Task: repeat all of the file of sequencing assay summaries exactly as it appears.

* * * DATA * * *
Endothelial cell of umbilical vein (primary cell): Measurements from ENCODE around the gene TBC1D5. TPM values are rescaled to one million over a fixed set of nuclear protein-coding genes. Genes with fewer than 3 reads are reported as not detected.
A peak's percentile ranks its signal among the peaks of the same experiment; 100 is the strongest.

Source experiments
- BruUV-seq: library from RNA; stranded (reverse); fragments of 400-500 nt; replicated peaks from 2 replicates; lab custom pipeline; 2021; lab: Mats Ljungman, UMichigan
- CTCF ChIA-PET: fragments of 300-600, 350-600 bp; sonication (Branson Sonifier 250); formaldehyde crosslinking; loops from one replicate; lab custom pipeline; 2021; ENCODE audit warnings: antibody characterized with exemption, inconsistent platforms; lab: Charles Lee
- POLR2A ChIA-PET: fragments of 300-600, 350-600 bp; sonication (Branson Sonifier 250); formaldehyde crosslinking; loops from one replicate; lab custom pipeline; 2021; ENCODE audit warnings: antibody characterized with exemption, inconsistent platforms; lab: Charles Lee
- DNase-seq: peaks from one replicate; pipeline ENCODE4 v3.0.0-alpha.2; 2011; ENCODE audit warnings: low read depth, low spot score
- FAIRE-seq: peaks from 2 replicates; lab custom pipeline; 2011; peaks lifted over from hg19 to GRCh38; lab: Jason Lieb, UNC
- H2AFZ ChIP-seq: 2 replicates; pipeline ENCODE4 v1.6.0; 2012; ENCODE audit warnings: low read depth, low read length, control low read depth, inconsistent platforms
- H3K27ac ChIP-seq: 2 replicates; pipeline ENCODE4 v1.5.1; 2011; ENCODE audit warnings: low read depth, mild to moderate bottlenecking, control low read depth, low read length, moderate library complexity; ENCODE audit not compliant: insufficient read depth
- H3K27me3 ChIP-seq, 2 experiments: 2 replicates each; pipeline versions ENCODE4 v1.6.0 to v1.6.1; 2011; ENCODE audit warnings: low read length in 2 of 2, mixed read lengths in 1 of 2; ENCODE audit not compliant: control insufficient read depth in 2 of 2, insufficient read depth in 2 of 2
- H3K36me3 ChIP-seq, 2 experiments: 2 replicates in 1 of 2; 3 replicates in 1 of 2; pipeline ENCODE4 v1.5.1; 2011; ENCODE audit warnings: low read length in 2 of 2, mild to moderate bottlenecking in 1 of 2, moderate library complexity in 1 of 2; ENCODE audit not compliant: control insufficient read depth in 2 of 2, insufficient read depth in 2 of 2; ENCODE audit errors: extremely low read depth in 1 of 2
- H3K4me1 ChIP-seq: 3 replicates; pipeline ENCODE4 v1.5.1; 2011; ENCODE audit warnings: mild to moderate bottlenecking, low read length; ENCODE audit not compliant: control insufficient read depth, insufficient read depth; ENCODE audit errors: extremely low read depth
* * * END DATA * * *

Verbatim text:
Endothelial cell of umbilical vein (primary cell): Measurements from ENCODE around the gene TBC1D5. TPM values are rescaled to one million over a fixed set of nuclear protein-coding genes. Genes with fewer than 3 reads are reported as not detected.
A peak's percentile ranks its signal among the peaks of the same experiment; 100 is the strongest.

Source experiments
- BruUV-seq: library from RNA; stranded (reverse); fragments of 400-500 nt; replicated peaks from 2 replicates; lab custom pipeline; 2021; lab: Mats Ljungman, UMichigan
- CTCF ChIA-PET: fragments of 300-600, 350-600 bp; sonication (Branson Sonifier 250); formaldehyde crosslinking; loops from one replicate; lab custom pipeline; 2021; ENCODE audit warnings: antibody characterized with exemption, inconsistent platforms; lab: Charles Lee
- POLR2A ChIA-PET: fragments of 300-600, 350-600 bp; sonication (Branson Sonifier 250); formaldehyde crosslinking; loops from one replicate; lab custom pipeline; 2021; ENCODE audit warnings: antibody characterized with exemption, inconsistent platforms; lab: Charles Lee
- DNase-seq: peaks from one replicate; pipeline ENCODE4 v3.0.0-alpha.2; 2011; ENCODE audit warnings: low read depth, low spot score
- FAIRE-seq: peaks from 2 replicates; lab custom pipeline; 2011; peaks lifted over from hg19 to GRCh38; lab: Jason Lieb, UNC
- H2AFZ ChIP-seq: 2 replicates; pipeline ENCODE4 v1.6.0; 2012; ENCODE audit warnings: low read depth, low read length, control low read depth, inconsistent platforms
- H3K27ac ChIP-seq: 2 replicates; pipeline ENCODE4 v1.5.1; 2011; ENCODE audit warnings: low read depth, mild to moderate bottlenecking, control low read depth, low read length, moderate library complexity; ENCODE audit not compliant: insufficient read depth
- H3K27me3 ChIP-seq, 2 experiments: 2 replicates each; pipeline versions ENCODE4 v1.6.0 to v1.6.1; 2011; ENCODE audit warnings: low read length in 2 of 2, mixed read lengths in 1 of 2; ENCODE audit not compliant: control insufficient read depth in 2 of 2, insufficient read depth in 2 of 2
- H3K36me3 ChIP-seq, 2 experiments: 2 replicates in 1 of 2; 3 replicates in 1 of 2; pipeline ENCODE4 v1.5.1; 2011; ENCODE audit warnings: low read length in 2 of 2, mild to moderate bottlenecking in 1 of 2, moderate library complexity in 1 of 2; ENCODE audit not compliant: control insufficient read depth in 2 of 2, insufficient read depth in 2 of 2; ENCODE audit errors: extremely low read depth in 1 of 2
- H3K4me1 ChIP-seq: 3 replicates; pipeline ENCODE4 v1.5.1; 2011; ENCODE audit warnings: mild to moderate bottlenecking, low read length; ENCODE audit not compliant: control insufficient read depth, insufficient read depth; ENCODE audit errors: extremely low read depth